After the sermon, we were treated to some baptisms. I don't mean treated in the sense of entertained but just happy to see such obedience. Over the last year in Kurmuk we had not seen many baptisms. This was Beverly's favorite part of our visit. About 10 young people had been through a class to learn what it means to be baptized as Jesus commanded. They recited their creeds in Shilluk and then one by one they came and knelt on a burlap sack in front of the church. Water was poured from a blue pitcher onto their forehead as a pastor baptized them "in the name of the Father, the Son, and Holy Spirit". All the kids seemed to flinch as the water cascaded over the forehead and down their faces, and I realized that they are not accustomed to swimming or even holding their breath. If they had grown up in their homeland they would be playing in rivers instead of the dusty suburbs of Khartoum.


After each baptism, the church burst into applause and ululations. The new communicant was given a candle. Afterwards, they showed honor to their parents by giving their candle to their mothers. The mothers lifted their candles and sang. The eldest grandmother came to the front and danced for joy in front of everyone. There were smiles all around. We found out later that this grandmother had survived a recent surgery to remove one kidney - she had many reasons for joy.


Then came the second "notice"! Pastor Peter stood before the congregation and announced that "our sister" will pray for the still-moist young people. He turned and gestured to Beverly. A bit surprised but always a true missionary, she stepped up and prayed a wonderful prayer of thanks for their learning, their discipleship, and their witness to the younger children who were watching everything.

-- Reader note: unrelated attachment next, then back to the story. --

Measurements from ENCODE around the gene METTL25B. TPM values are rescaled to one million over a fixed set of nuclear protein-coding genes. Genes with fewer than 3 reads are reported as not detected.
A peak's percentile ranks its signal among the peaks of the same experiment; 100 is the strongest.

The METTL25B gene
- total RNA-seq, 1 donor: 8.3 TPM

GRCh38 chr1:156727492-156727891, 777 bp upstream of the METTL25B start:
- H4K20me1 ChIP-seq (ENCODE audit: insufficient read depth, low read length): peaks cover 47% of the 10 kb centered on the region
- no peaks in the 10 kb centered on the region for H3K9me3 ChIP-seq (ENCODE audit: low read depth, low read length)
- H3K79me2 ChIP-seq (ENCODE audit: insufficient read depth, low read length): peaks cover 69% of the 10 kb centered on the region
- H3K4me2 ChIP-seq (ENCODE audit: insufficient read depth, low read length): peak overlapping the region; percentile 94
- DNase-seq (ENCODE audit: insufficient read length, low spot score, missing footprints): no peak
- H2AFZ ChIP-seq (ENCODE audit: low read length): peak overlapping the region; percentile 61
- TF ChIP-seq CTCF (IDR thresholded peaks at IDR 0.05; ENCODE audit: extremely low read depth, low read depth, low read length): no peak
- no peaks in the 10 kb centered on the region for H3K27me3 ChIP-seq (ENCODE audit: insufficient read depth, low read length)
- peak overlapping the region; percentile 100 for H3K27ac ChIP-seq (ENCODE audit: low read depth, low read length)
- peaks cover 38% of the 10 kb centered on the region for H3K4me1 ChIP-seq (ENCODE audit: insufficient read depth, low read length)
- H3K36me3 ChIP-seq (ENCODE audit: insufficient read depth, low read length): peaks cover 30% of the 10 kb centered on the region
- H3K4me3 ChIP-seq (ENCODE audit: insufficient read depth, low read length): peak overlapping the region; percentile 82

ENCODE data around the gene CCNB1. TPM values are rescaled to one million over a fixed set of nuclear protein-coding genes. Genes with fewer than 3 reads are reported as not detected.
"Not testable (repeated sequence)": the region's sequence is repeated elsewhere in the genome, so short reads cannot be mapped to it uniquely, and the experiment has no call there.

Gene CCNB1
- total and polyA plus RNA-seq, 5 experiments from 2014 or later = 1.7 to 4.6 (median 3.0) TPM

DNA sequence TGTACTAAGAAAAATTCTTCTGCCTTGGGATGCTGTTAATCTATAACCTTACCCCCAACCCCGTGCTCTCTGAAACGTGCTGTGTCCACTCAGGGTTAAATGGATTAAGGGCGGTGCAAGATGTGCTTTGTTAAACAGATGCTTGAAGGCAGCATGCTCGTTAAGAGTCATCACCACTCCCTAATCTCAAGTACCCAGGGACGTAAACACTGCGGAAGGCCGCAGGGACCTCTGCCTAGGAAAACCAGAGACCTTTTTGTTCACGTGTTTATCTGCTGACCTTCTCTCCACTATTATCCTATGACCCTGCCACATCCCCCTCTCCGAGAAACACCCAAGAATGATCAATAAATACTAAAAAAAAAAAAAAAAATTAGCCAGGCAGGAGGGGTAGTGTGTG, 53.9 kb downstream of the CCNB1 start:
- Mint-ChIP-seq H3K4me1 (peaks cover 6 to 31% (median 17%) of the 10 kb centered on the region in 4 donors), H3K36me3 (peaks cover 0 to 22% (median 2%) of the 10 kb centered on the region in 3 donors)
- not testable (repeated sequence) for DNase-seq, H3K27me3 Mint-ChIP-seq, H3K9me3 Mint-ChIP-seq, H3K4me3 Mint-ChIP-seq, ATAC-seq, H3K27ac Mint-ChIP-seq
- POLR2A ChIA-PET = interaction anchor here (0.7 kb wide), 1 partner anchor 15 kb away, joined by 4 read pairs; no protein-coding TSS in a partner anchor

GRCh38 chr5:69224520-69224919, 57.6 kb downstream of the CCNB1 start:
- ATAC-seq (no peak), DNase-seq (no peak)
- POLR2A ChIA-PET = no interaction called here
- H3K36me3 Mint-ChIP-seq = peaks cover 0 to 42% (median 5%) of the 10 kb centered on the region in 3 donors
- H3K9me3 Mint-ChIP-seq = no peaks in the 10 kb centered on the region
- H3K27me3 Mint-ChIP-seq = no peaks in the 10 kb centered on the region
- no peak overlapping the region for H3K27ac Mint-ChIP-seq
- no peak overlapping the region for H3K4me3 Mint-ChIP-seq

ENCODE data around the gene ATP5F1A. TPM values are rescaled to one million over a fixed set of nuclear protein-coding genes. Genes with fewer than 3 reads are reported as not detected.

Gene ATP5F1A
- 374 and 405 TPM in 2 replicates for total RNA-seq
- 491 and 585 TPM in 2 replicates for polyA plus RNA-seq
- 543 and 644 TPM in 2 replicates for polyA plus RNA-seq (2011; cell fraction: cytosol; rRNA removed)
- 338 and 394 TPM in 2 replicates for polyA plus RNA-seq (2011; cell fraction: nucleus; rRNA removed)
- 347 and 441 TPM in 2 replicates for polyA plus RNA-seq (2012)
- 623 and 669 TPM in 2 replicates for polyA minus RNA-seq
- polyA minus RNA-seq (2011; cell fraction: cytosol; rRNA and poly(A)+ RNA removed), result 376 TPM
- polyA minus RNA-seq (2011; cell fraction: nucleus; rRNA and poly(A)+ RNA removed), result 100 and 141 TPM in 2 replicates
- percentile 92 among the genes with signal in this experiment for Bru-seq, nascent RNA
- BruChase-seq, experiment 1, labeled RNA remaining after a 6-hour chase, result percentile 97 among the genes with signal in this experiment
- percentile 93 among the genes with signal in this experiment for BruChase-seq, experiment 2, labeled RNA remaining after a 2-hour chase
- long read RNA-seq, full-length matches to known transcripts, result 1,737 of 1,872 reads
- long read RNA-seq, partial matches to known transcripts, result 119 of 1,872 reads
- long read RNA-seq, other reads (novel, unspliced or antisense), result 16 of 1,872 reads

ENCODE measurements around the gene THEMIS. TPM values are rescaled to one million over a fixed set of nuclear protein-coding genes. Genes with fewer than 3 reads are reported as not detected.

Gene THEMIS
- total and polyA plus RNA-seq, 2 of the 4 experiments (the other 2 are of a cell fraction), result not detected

_Prayer Requests_

It's been a busy first week in Khartoum, but we are getting the hang of running the guest house and also are so blessed with new friends. Please pray that we would find Arabic tutors and arrange our schedule to really buckle down and study. Also, please pray for Beverly's energy during her 2nd trimester. She continues to be well, but it is a struggle being pregnant in 45degC heat (understatement of the year). [Note: 45degC is 113degF]


With love from Khartoum, missing you all,

Chris and Beverly Crowder

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how long are they staying over there?????????


I dont know. Chris is an engineer and worked for our company for several years. His wife Beverly, is an RN. They decided to sell their very nice home in Franklin, TN, and all of their possessions and move to The Sudan. They felt a calling to "take of their crosses" and become missionaries. I have talked about them before. I have known alot of Christians in my life, but none like them.

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I dont know. Chris is an engineer and worked for our company for several years. His wife Beverly, is an RN. They decided to sell their very nice home in Franklin, TN, and all of their possessions and move to The Sudan. They felt a calling to "take of their crosses" and become missionaries. I have talked about them before. I have known alot of Christians in my life, but none like them.



Ya, i've read all the posts but just never thought to ask how long they were stayin, actually thought they'd be back by now........but when ya sell all your stuff and go, that prolly means awhile....and hangin with Muslims to boot.....THAT'S FAITH.... :D

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His wife is pregnant now. I would be up out of there on the next thing smokin if I was in his shoes. But I would have never done what he did either. As a matter of fact, I told him he was insane when he told me he was qutting his cushy job with a very nice salary, and moving to The Sudan to be a missionary. I cant imagine doing anything like that.